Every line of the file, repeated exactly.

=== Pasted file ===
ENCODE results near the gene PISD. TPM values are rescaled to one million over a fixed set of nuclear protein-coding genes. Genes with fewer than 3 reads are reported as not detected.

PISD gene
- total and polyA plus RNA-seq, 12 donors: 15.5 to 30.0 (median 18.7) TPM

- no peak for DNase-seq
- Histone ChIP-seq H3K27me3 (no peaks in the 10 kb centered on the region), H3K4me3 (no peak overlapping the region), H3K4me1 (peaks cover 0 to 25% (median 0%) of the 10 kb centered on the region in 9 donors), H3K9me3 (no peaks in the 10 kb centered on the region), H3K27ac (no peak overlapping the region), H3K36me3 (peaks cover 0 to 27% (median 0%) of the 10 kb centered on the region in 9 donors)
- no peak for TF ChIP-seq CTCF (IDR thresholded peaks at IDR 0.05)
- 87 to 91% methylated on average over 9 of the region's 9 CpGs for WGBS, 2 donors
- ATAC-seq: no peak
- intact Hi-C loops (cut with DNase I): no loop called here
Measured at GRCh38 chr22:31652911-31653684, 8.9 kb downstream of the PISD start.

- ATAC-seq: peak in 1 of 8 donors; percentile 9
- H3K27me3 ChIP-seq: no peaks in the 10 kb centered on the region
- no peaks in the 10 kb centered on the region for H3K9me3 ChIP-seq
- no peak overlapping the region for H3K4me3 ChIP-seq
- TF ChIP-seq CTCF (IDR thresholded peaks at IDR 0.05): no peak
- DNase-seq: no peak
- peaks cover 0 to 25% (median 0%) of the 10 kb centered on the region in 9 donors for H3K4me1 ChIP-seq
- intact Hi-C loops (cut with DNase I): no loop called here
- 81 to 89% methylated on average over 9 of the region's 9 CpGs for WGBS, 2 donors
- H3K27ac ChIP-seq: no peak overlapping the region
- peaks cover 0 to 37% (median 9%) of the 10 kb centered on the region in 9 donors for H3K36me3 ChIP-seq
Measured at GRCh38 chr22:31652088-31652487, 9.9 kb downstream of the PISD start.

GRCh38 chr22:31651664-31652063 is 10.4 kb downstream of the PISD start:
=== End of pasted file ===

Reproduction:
ENCODE results near the gene PISD. TPM values are rescaled to one million over a fixed set of nuclear protein-coding genes. Genes with fewer than 3 reads are reported as not detected.

PISD gene
- total and polyA plus RNA-seq, 12 donors: 15.5 to 30.0 (median 18.7) TPM

- no peak for DNase-seq
- Histone ChIP-seq H3K27me3 (no peaks in the 10 kb centered on the region), H3K4me3 (no peak overlapping the region), H3K4me1 (peaks cover 0 to 25% (median 0%) of the 10 kb centered on the region in 9 donors), H3K9me3 (no peaks in the 10 kb centered on the region), H3K27ac (no peak overlapping the region), H3K36me3 (peaks cover 0 to 27% (median 0%) of the 10 kb centered on the region in 9 donors)
- no peak for TF ChIP-seq CTCF (IDR thresholded peaks at IDR 0.05)
- 87 to 91% methylated on average over 9 of the region's 9 CpGs for WGBS, 2 donors
- ATAC-seq: no peak
- intact Hi-C loops (cut with DNase I): no loop called here
Measured at GRCh38 chr22:31652911-31653684, 8.9 kb downstream of the PISD start.

- ATAC-seq: peak in 1 of 8 donors; percentile 9
- H3K27me3 ChIP-seq: no peaks in the 10 kb centered on the region
- no peaks in the 10 kb centered on the region for H3K9me3 ChIP-seq
- no peak overlapping the region for H3K4me3 ChIP-seq
- TF ChIP-seq CTCF (IDR thresholded peaks at IDR 0.05): no peak
- DNase-seq: no peak
- peaks cover 0 to 25% (median 0%) of the 10 kb centered on the region in 9 donors for H3K4me1 ChIP-seq
- intact Hi-C loops (cut with DNase I): no loop called here
- 81 to 89% methylated on average over 9 of the region's 9 CpGs for WGBS, 2 donors
- H3K27ac ChIP-seq: no peak overlapping the region
- peaks cover 0 to 37% (median 9%) of the 10 kb centered on the region in 9 donors for H3K36me3 ChIP-seq
Measured at GRCh38 chr22:31652088-31652487, 9.9 kb downstream of the PISD start.

GRCh38 chr22:31651664-31652063 is 10.4 kb downstream of the PISD start: